How do we invoice our customer in China for goods produced within China?

Question posted by Judith McIntyre, on behalf of Magmatic Ltd in BS2

We are registered as a business in the UK but are not registered as a business in China. We have been told by our suppliers that they will need to invoice our customer on our behalf for VAT reasons because the sale is within China and relates to goods produced in China (N.B. the customer is registered in China). Our suppliers are very trustworthy but obviously it is not ideal that they should have full visibility of our sales price to our customer. Any advice/thoughts would be gratefully received!

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Judith

I am not sure why your supplier is mentioning VAT specifically, but in order to trade (invoice and receive money) within China, you need to have a legal entity in the market - that is, a wholly foreign-owned entity or a joint-venture.

I would be very happy to talk this through with you, further (email is below).

Lise Bertelsen
China-Britain Business Council
lise.bertelsen@cbbc.org

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Judith -
Legally, the Chinese supplier is correct. VAT would have to be paid in China in the manner described for the movement of products made in China and sold within China.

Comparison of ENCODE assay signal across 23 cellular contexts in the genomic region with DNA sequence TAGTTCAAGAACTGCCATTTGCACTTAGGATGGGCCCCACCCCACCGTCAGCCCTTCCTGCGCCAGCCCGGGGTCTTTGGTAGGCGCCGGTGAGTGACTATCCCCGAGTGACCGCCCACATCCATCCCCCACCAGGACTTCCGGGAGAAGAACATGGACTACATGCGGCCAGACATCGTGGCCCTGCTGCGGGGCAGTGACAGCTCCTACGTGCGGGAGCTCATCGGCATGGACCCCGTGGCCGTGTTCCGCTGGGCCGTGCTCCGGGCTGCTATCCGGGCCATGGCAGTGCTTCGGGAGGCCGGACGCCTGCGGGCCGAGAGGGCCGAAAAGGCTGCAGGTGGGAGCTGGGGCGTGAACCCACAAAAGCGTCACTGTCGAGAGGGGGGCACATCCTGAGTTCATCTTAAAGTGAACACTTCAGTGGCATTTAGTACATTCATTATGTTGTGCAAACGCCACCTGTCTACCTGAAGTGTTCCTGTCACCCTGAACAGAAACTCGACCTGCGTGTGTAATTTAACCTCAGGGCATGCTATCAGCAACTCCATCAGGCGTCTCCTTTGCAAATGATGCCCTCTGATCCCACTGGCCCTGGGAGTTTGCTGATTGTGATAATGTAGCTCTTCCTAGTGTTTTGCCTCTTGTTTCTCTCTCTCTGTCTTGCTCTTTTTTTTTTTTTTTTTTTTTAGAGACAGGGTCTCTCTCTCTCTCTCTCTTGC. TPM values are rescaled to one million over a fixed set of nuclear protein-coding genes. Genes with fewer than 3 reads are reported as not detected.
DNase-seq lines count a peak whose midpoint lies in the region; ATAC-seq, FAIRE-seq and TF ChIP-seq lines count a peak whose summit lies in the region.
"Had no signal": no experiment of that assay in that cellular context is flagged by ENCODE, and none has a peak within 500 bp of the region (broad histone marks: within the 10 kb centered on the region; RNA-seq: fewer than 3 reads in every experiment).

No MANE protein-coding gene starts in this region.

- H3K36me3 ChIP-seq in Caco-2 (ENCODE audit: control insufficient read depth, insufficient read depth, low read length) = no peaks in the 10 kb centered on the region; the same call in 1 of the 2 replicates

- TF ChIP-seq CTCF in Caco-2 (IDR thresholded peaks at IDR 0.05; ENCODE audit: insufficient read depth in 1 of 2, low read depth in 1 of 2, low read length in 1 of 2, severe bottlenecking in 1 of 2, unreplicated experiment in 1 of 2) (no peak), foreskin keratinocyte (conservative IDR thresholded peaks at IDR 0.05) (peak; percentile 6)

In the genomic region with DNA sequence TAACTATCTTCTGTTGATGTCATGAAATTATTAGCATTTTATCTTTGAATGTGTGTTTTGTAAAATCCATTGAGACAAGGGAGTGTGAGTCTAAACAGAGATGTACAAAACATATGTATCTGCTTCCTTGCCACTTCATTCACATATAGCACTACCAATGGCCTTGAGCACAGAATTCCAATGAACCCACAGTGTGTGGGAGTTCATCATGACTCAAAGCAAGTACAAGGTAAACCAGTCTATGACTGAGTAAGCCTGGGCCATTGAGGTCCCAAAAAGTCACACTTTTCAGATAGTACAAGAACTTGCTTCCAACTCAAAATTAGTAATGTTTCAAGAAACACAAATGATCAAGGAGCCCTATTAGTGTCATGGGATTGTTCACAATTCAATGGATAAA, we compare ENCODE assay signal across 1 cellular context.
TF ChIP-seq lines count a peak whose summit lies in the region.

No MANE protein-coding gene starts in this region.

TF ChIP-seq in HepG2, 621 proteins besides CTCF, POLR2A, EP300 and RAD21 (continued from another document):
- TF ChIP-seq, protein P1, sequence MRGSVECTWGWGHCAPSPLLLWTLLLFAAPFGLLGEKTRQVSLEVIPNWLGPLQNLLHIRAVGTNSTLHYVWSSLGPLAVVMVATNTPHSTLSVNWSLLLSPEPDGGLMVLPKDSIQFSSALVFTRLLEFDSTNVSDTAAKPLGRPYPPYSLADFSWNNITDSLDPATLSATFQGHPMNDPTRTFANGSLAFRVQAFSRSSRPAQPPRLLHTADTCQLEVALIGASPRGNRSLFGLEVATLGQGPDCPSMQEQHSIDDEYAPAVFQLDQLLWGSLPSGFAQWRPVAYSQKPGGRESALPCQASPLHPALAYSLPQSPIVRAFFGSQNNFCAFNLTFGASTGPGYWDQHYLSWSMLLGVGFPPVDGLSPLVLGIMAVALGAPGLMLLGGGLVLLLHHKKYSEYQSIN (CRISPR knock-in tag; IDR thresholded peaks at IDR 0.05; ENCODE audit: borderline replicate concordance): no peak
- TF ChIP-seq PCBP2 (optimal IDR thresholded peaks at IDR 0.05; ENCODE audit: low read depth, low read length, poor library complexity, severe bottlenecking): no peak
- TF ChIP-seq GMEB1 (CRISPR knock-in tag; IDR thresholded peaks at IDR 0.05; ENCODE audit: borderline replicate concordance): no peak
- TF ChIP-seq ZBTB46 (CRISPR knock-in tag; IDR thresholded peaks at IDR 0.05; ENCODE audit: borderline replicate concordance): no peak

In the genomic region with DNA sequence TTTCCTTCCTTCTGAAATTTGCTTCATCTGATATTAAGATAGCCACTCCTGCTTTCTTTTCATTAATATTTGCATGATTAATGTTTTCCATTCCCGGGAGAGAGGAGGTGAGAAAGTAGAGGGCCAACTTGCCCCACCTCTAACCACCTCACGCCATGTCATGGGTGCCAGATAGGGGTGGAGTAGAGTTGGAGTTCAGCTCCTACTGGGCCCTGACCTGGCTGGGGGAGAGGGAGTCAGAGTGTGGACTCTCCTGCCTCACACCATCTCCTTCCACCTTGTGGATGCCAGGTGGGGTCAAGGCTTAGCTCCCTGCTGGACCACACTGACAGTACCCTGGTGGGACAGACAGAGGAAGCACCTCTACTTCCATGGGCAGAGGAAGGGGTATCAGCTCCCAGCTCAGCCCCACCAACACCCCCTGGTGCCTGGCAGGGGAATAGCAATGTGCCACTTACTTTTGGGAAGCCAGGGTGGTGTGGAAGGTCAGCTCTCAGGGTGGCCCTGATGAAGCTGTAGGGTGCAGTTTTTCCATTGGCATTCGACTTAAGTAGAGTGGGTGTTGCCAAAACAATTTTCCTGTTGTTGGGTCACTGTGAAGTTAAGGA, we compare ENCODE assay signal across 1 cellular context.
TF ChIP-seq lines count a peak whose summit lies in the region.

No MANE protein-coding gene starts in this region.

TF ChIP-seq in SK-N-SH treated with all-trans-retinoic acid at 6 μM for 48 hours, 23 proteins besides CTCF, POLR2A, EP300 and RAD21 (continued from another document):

To set up a WOFE in China is a very expensive operation and not worth doing unless you see a large opportunity developing. Our experience are that JV's are tricky and has to be done with a long standing partner of which you have total trust. Difficult to develop this easily.
It could be the best course of action is to set up an entity in Hong Kong for trading your products and services cross border into China and enabling you to keep your suppliers and buyers apart.

In this particular instance right now in order to go forward and to protect the client information, we suggest that you ask your supplier to sign non-solicitation agreement, acknowledging that the client information passed is for VAT purpose and that they promise not to solicit or otherwise engage those clients for as long as they are your supplier, and for 6 (or 12) months thereafter. To give the non-solicitation agreement teeth, ask them to agree to put a certain sum in escrow, which they will lose if the supplier breaks the agreement. Not sure if the supplier will agree, but this is the only way we see.

Going forward we'd be happy to talk to you and give you best advice from here in London or Hong Kong where we have experts dealing with such scenarios all the time.

sincerely,
Brian Mclean

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John Lawrence, on behalf of Uniglobe Double S Travel in LU2.

If anyone needs great travel options to China, we have some special deals currently. Regards to all. John

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